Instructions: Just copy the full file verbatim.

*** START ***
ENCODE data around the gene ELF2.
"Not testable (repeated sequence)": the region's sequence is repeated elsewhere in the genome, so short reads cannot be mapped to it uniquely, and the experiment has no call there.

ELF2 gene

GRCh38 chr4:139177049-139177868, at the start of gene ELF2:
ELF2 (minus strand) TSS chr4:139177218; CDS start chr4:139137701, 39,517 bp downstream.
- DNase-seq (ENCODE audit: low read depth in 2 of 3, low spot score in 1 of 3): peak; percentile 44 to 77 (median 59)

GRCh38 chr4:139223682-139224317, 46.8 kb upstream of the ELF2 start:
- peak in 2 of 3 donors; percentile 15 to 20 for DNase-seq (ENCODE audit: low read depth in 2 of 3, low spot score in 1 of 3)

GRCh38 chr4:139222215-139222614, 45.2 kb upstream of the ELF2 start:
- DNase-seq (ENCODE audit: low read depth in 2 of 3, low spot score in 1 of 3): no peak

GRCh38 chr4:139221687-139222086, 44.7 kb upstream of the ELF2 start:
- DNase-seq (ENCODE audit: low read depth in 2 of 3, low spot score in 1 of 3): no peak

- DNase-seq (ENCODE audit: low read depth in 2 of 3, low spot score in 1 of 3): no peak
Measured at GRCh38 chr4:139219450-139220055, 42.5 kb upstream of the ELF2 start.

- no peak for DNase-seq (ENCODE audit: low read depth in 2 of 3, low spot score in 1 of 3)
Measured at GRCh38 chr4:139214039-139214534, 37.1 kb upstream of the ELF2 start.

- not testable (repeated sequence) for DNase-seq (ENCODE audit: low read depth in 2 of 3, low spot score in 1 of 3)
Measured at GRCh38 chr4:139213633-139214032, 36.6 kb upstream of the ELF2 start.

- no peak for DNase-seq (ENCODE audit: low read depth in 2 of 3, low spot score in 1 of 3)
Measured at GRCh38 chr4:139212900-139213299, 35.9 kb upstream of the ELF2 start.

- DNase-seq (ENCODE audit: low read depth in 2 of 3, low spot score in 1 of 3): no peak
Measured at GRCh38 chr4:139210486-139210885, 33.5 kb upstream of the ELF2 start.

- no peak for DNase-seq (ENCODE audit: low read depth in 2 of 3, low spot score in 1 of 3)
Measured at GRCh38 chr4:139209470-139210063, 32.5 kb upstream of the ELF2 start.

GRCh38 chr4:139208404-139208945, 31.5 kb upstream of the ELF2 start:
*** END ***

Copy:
ENCODE data around the gene ELF2.
"Not testable (repeated sequence)": the region's sequence is repeated elsewhere in the genome, so short reads cannot be mapped to it uniquely, and the experiment has no call there.

ELF2 gene

GRCh38 chr4:139177049-139177868, at the start of gene ELF2:
ELF2 (minus strand) TSS chr4:139177218; CDS start chr4:139137701, 39,517 bp downstream.
- DNase-seq (ENCODE audit: low read depth in 2 of 3, low spot score in 1 of 3): peak; percentile 44 to 77 (median 59)

GRCh38 chr4:139223682-139224317, 46.8 kb upstream of the ELF2 start:
- peak in 2 of 3 donors; percentile 15 to 20 for DNase-seq (ENCODE audit: low read depth in 2 of 3, low spot score in 1 of 3)

GRCh38 chr4:139222215-139222614, 45.2 kb upstream of the ELF2 start:
- DNase-seq (ENCODE audit: low read depth in 2 of 3, low spot score in 1 of 3): no peak

GRCh38 chr4:139221687-139222086, 44.7 kb upstream of the ELF2 start:
- DNase-seq (ENCODE audit: low read depth in 2 of 3, low spot score in 1 of 3): no peak

- DNase-seq (ENCODE audit: low read depth in 2 of 3, low spot score in 1 of 3): no peak
Measured at GRCh38 chr4:139219450-139220055, 42.5 kb upstream of the ELF2 start.

- no peak for DNase-seq (ENCODE audit: low read depth in 2 of 3, low spot score in 1 of 3)
Measured at GRCh38 chr4:139214039-139214534, 37.1 kb upstream of the ELF2 start.

- not testable (repeated sequence) for DNase-seq (ENCODE audit: low read depth in 2 of 3, low spot score in 1 of 3)
Measured at GRCh38 chr4:139213633-139214032, 36.6 kb upstream of the ELF2 start.

- no peak for DNase-seq (ENCODE audit: low read depth in 2 of 3, low spot score in 1 of 3)
Measured at GRCh38 chr4:139212900-139213299, 35.9 kb upstream of the ELF2 start.

- DNase-seq (ENCODE audit: low read depth in 2 of 3, low spot score in 1 of 3): no peak
Measured at GRCh38 chr4:139210486-139210885, 33.5 kb upstream of the ELF2 start.

- no peak for DNase-seq (ENCODE audit: low read depth in 2 of 3, low spot score in 1 of 3)
Measured at GRCh38 chr4:139209470-139210063, 32.5 kb upstream of the ELF2 start.

GRCh38 chr4:139208404-139208945, 31.5 kb upstream of the ELF2 start: